Just about everyone loves Chinese food -or Thai, Japanese, and Korean for that matter - and our workplaces and home kitchen junk drawers overflow with little multicolored condiment packets and chopsticks. The list below is by no means exhaustive, but rather a starting point for a diner's journey through Asia by way of Greater Rochester. Find here both quick take-out joints and cozy spots for a sit-down. For additional restaurant listings, visit City Newspaper's Online Dining Guide at rochestercitynewspaper.com/dining.
1675 Mt. Hope Avenue, 461-4154
The tasty, filling lunch special here is priced right: from $5.95 for vegetarian to $6.50 for seafood, the main dish is accompanied by a spring roll and bowl of soup. Curries rotate daily; noodly pad thai and pad see ew are available every day.
1750 Monroe Avenue, 241-3070
A dark-paneled dining room, cozy booths, and a menu something like an illustrated novella hide behind Chen Garden's unassuming, Brighton strip-mall façade. In addition to the usual Chinese offerings, there's a page of clay pot specialties. From the extensive appetizer list try the wasabi dumplings, which deliver a bracing kick.
2805 W. Henrietta Road, 424-2220
Whatever your entrée choice, linger over the array of complimentary accompaniments, from pickly bean sprouts to a fiery cucumber relish and various preparations of tofu. At this - one of the city's very few Korean restaurants - some main dishes are prepared at table, on a trap-door grill in the center.
1038 South Clinton Avenue, 244-0920
Noodles - the specialty here - come in all shapes and sizes, from the wide, flat, chewy rice variety to delicate vermicelli. Both this and its other location (1132 Monroe Avenue, 271-7260) do steady take-out business, but a small number of tables are available for eat-in dining.
2800 Monroe Avenue, 461-3290
Mamasan's newer location (the first, at 309 University Avenue at Union, serves lunch), is hip and sleek, with tall tables, lots of metal, and local lighting. Thai and Vietnamese rice and noodle dishes are generously portioned. Choose a base ingredient from tofu, chicken, pork, beef or seafood - available as a combo or singly as calamari, shrimp, or scallops.
696 Park Avenue, 271-2271
Fast and fresh, Esan's Thai curries and noodle dishes seem to arrive moments after ordering. Beers and a modest selection of wines are offered. The atmosphere is homey, as if you happen to have Thai neighbors who happen to be very good cooks. Also try the adjoining sushi restaurant Kobay (690 Park Avenue, 271-1060)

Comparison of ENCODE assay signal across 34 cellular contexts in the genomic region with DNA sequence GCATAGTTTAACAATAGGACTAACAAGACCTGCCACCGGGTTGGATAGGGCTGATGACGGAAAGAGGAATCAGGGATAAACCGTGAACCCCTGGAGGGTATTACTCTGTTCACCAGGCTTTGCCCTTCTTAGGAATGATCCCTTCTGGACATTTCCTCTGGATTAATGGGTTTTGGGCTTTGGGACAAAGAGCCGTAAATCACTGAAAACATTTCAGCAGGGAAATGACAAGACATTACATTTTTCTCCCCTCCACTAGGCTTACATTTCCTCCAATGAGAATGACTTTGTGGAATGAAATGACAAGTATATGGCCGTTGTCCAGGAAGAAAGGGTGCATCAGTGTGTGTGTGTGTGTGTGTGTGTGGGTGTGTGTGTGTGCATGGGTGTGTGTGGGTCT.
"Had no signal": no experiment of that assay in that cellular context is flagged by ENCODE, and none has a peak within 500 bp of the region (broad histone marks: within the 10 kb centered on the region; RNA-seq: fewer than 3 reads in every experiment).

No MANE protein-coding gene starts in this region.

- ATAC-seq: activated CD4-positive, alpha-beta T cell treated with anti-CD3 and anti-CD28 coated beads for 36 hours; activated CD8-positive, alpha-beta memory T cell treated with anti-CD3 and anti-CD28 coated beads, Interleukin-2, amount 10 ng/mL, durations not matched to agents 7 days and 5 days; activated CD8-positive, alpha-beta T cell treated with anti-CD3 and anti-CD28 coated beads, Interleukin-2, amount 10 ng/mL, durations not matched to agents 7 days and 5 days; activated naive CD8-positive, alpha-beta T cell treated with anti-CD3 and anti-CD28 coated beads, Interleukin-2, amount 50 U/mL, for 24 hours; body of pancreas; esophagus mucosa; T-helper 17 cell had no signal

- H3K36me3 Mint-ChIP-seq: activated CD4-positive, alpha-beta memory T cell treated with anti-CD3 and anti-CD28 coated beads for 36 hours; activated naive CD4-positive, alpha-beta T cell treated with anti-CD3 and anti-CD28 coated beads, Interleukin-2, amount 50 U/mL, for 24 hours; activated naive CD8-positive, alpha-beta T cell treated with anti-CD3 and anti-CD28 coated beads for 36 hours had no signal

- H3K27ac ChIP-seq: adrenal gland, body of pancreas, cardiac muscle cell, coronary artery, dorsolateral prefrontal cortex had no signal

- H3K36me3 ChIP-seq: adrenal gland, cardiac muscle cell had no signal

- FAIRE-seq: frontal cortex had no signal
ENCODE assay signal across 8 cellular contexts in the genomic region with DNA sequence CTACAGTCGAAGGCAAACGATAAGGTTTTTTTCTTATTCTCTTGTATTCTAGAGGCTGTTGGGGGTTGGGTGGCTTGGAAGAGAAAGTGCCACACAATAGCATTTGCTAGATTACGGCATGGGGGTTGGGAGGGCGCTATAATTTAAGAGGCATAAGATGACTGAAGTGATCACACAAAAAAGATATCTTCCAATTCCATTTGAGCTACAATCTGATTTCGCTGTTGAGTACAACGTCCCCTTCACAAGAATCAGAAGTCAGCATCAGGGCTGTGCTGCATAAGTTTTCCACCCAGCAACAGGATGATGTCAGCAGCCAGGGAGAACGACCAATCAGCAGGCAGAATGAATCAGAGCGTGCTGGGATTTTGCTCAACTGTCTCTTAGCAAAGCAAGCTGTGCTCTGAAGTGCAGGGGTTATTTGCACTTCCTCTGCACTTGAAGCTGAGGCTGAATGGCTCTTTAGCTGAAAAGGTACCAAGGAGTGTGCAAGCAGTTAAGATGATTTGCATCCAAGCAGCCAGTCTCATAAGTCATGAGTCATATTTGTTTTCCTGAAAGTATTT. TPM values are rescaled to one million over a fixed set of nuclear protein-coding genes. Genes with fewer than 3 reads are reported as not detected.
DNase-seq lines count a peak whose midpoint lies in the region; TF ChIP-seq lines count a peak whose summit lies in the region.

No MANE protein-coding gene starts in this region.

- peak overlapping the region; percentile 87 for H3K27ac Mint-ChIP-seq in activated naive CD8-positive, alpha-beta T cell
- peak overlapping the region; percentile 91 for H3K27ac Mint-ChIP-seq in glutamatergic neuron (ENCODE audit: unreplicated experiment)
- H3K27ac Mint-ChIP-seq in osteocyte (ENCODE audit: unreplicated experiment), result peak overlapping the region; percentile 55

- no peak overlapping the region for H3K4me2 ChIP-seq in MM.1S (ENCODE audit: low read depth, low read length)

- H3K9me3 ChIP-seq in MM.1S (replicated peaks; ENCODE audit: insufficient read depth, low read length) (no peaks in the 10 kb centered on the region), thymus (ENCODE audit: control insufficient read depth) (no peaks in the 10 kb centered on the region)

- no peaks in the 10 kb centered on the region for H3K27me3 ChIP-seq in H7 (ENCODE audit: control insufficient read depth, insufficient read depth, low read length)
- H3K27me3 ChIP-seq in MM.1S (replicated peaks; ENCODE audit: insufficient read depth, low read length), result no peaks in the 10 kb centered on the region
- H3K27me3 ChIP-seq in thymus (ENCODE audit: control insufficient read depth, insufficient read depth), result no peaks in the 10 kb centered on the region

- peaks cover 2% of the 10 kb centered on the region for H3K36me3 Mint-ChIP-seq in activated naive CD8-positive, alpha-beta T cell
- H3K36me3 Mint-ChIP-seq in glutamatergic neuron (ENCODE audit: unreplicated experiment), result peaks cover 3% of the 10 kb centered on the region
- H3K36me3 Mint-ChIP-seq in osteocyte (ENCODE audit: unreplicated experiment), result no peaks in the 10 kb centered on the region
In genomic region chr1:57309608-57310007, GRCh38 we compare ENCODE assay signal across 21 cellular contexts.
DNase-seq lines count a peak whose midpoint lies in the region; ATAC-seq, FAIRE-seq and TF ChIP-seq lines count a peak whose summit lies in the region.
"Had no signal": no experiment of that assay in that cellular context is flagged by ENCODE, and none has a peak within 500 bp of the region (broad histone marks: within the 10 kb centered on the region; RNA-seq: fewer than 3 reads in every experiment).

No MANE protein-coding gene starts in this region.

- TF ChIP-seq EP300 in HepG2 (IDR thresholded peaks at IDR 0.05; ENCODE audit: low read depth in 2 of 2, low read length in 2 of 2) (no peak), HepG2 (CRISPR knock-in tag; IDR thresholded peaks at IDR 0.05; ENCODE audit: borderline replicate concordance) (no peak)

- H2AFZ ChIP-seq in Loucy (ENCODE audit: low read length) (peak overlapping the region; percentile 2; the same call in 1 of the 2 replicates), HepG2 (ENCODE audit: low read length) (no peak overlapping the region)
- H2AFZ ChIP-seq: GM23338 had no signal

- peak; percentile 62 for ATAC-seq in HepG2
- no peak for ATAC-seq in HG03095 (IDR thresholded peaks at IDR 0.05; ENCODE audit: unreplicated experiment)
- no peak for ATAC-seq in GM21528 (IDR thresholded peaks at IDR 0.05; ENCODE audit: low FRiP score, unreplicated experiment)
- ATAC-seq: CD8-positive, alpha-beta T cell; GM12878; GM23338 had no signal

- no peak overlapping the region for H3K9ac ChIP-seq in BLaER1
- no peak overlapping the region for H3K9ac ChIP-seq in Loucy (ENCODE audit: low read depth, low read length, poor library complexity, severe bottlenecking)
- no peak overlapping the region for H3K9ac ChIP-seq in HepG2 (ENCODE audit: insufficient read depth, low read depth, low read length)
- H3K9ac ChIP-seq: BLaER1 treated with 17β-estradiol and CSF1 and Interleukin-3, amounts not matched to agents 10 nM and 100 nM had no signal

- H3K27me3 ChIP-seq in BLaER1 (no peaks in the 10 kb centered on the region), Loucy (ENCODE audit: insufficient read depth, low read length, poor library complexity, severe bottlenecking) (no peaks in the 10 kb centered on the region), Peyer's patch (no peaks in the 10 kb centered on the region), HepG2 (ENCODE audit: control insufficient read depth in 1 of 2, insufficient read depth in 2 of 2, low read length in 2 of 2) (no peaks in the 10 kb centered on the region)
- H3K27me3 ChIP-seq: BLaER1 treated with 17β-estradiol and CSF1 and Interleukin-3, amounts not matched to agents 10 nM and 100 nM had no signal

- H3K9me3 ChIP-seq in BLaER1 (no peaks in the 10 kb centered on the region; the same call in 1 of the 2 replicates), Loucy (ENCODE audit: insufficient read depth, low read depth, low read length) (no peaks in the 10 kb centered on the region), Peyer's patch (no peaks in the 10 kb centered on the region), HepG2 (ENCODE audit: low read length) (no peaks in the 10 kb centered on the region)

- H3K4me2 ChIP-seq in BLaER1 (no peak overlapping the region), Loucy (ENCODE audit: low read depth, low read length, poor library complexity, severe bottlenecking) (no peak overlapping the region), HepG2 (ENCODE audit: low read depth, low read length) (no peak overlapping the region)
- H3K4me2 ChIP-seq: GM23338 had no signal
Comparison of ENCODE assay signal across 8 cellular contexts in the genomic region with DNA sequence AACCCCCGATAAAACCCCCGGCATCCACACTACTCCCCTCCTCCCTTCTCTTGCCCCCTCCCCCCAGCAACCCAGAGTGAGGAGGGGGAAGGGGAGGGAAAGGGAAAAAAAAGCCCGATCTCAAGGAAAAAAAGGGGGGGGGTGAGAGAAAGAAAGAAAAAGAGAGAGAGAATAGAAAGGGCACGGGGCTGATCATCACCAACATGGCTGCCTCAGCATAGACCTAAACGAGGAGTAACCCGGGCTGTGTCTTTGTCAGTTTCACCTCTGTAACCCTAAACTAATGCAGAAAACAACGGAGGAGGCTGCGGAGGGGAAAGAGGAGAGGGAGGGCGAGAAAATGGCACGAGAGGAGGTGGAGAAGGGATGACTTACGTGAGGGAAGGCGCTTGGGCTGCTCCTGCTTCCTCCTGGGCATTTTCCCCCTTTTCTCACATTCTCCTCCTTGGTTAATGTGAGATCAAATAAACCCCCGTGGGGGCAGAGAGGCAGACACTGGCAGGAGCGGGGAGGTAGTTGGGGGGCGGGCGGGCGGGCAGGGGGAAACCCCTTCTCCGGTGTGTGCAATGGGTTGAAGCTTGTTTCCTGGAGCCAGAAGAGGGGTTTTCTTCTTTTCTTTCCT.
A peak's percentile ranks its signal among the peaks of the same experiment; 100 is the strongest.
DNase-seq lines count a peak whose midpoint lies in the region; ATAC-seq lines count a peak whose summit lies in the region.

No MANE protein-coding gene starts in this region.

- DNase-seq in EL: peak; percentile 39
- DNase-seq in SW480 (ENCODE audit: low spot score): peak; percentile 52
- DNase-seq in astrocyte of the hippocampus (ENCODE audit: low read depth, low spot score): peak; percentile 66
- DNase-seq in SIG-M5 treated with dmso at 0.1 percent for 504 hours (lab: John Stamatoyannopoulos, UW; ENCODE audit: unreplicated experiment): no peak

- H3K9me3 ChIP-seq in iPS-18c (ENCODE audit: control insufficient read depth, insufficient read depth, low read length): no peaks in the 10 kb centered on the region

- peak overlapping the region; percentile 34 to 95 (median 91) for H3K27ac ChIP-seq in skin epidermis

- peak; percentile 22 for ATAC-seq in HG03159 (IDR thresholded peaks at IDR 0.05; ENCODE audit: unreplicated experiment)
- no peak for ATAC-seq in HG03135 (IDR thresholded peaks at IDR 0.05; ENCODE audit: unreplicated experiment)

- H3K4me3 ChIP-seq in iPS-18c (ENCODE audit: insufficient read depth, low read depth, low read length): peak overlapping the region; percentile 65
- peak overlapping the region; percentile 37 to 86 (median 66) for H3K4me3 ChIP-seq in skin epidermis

Flavors of Asia
831 South Clinton Avenue, 256-2310
The place to go if you want curry and he wants pork fried rice. The dining room may be austere, but the service is friendly and the portions are huge. The scallion pancakes come out crisp and steaming.
1054 South Clinton Avenue, 271-2090
Shiki's tiny dining room is bright and cozy. Lunch specials, $7-$9, include soup, salad, and rice. A weekly rotation of exotic specials includes octopus-filled pancake spheres, miso-marinated grilled black cod, and a Japanese hot pot with vegetables, meat, and eggs.
686 Monroe Avenue, 442-0778
Sushi, teriyaki, and tempura; lunch-box specials and dinner combinations. The dining room sometimes smells faintly of fry oil but is otherwise pretty. A sushi or sushi-sashimi package dinner for two includes soup and salad for $34.
House of Sushi & Golden Port Dim Sum Restaurant
101 & 105 East Avenue, 546-2480 & 256-1780
Mix and match from the menus of these adjoining restaurants. Both full-size entrees and small-plate, dim sum options are available at Golden Port; House of Sushi has named a series of specialty rolls after local cultural organizations, including Geva and the Little.
The King and I
1455 E. Henrietta Road, 427-8090
A Thai-food mainstay whose lunch combos, $7-8, include soup, rice, and spring roll. Many vegetarian options are available, including crisp, gooey sesame tofu and the enigmatic "Evil Jungle Prince Vegetable."
741 Monroe Avenue, 473-8031
SEA - short for South East Asian - specializes in Vietnamese pho noodle soup. Noodles in an onion- and cilantro-infused broth come with choice of meat and a side plate of bean sprouts, basil, lime, and fresh chili. Pho alternatives include stir-fried noodle dishes and curries. The dining room is placid and unfussy.
Le Lemon Grass
Saturdays at the Public Market
Like its Monroe Avenue namesake, Lemongrass (942 Monroe Ave, 271-8360), Le Lemon Grass's indoor stand at the Public Market serves Vietnamese dishes like satay. But what's really worth writing home about here is the coffee - thick, sweet, and oily-rich. Hot water poured slowly through an astonishing quantity of ground coffee, suspended in what looks like a miniature flannel butterfly net, produces the divine brew, to which, on request, is added sweetened condensed milk, straight from the can.
1900 South Clinton Avenue, 442-6340
The jewel of this Brighton Tops Plaza restaurant is its vegetarian menu, separate from and almost as large as the omnivores'. Meatless variations such as the tomato-sweet corn soup are as delicious as the originals (here, chicken-sweet corn). Families dine amidst huge relief landscapes in the brightly lit dining room.